Critlib is “library workers bringing social justice principles into our work in libraries and aiming to discuss critical perspectives on library practice. Recognizing that we all work under regimes of white supremacy, capitalism, and a range of structural inequalities, how can our work as librarians intervene in and disrupt those systems?”

The second Indiana University Bloomington #critlib meeting was this past Monday evening.

I’ve unfortunately misplaced the list of attendees at group two. As to not misattribute anything I will not list out the attendees, but if any of y’all want me to update this post then I will!

We began with the following acknowledgements:

  • Bloomington is on the ancestral lands and homes of the Shawnee peoples, as well as other native groups, that made their homes and lives here. They were forcefully relocated by the US government in the 19th century.
  • Bloomington and southern Indiana was home to the chattel enslavement of Black men, women, and children, including by a president of the United States of America who supported the legalization of slavery.
  • Indiana was one of the last states to give women equal voting rights. Indiana continues to be a home of grossly homophobic and anti-queer laws and regulations.

The articles that were discussed were:

In connection to Goldman’s article:, some of the points that were discussed were:

  • a point was made about how sometimes these happen because of broken laws. A reference to the fact that medical departments still have to preserve reference copies and must have multiple duplicates and we talked about how that should be addressed.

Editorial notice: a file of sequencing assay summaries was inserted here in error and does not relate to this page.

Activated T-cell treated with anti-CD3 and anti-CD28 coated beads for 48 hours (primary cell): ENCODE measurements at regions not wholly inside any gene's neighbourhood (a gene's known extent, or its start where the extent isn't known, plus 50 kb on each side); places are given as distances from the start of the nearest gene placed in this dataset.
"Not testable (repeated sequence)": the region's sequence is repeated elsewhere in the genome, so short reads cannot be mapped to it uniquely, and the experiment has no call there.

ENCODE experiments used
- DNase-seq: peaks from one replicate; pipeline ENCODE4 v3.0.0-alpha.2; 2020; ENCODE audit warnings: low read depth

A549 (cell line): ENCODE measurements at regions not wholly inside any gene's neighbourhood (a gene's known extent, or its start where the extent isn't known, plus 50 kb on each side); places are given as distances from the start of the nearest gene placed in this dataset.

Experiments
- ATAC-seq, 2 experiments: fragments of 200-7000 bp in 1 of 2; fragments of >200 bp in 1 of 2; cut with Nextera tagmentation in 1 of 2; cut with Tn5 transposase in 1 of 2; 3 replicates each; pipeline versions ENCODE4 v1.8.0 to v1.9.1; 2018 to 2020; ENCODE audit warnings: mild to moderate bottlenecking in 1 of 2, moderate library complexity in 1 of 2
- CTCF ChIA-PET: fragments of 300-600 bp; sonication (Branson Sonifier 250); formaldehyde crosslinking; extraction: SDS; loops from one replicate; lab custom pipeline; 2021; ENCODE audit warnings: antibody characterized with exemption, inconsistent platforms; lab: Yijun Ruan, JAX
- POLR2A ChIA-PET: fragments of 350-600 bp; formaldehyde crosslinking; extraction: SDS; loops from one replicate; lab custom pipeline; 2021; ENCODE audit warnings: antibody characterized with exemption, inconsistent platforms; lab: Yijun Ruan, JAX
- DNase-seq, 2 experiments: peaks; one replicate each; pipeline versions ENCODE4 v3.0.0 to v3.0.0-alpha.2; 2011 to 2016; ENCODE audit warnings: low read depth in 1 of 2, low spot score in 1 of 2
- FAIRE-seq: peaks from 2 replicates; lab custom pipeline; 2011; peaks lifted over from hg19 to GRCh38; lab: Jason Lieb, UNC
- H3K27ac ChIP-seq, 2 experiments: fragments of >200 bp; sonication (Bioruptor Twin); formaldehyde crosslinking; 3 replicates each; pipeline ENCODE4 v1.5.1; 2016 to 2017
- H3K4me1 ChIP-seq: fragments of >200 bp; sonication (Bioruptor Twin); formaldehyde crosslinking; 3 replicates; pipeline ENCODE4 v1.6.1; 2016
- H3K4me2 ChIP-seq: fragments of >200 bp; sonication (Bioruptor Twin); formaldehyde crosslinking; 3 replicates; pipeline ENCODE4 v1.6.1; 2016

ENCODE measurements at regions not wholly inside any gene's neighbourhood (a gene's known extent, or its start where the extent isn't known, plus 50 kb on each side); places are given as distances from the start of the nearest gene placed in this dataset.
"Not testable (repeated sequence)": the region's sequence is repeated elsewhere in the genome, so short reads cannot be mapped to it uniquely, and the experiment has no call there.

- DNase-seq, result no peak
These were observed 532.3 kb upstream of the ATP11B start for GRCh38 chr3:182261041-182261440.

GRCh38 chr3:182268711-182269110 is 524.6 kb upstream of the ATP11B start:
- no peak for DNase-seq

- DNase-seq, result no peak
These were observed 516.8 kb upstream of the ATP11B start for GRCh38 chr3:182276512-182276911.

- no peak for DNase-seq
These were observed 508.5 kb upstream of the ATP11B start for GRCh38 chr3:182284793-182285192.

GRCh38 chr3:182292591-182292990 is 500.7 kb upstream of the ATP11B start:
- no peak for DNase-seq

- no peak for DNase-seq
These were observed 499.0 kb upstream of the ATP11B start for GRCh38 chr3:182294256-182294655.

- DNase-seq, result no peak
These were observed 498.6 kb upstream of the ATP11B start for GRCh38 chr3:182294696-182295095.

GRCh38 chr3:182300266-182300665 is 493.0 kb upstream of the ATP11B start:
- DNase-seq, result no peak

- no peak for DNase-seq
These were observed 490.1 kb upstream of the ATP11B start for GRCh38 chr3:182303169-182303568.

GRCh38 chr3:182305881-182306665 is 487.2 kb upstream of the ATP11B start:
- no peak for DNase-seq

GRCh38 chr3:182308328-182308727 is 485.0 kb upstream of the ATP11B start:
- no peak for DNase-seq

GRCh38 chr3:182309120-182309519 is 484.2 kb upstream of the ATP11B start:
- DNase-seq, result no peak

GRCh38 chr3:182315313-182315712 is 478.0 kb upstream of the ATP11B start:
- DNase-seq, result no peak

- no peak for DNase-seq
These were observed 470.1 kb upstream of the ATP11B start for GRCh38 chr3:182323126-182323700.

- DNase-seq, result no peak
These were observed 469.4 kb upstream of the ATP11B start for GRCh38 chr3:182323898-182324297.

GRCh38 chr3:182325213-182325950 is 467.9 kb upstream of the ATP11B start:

• Indiana University has multiple redundancy copies. What might be the effect of that?
  • The standard digital archiving policies of LOCKSS (Lots of Copies Keep Stuff Safe) and CLOCKSS (Controlled Lots of Copies Keep Stuff Safe). What is the effect of all of these copies, the server space, the energy, etc?
  • There were a few comments that expressed dissatisfaction at the articles audience–librarians won’t make clean energy.
  • In contrast, a point was made that perhaps they were the right audience as they are often the knowledge source in communities.

In connection to the Kumbier and Starkey article, the following points were made:

  • One attendee asked us to think about how accessibility is a practice and art, not just a performance about being “good” and “doing things right”
  • A attendee that uses a scooter described her experiences of trying to navigate stacks in a library and that they have had to essentially drag themselves down a stack aisle or try to cram walker in, as aisles are so narrow.
  • A point was made that #critlib needs to offer disability services as a default–you should not just list a “person for contact” as that puts the burden on thr disabled person.
  • There was a discussion about the use of the word crip, one attendee preferred it for themselves.
  • A quote “If we engage in so-called universal design–then who is the universal person who is being designed for?” (hint: it’s not #crip folx).
  • Everyone benefits from accessible design–an attendee talked about how she prefers the OpenDyslexic font for call numbers–another attendee is planning to ask for that font to be used in their redesign.
  • Several YouTubers were brought up, some of which I did not catch. An attendee recommended Tipsy Tullivan.
  • We closed by flipping the script a bit–one of the disabled-identified attendees asked the others when they realized they were abled. The stories that resulted made the whole event worth it, in my opinion.

Our next monthly meeting will be Monday November 4th, 2019, at 6:30PM EST at Soma East, in Bloomington. Current and graduate MLIS students, current professional or staff librarians, and educators are welcome.

Please contact briwats (a t) iu . edu with any questions or to be added to the mailing list.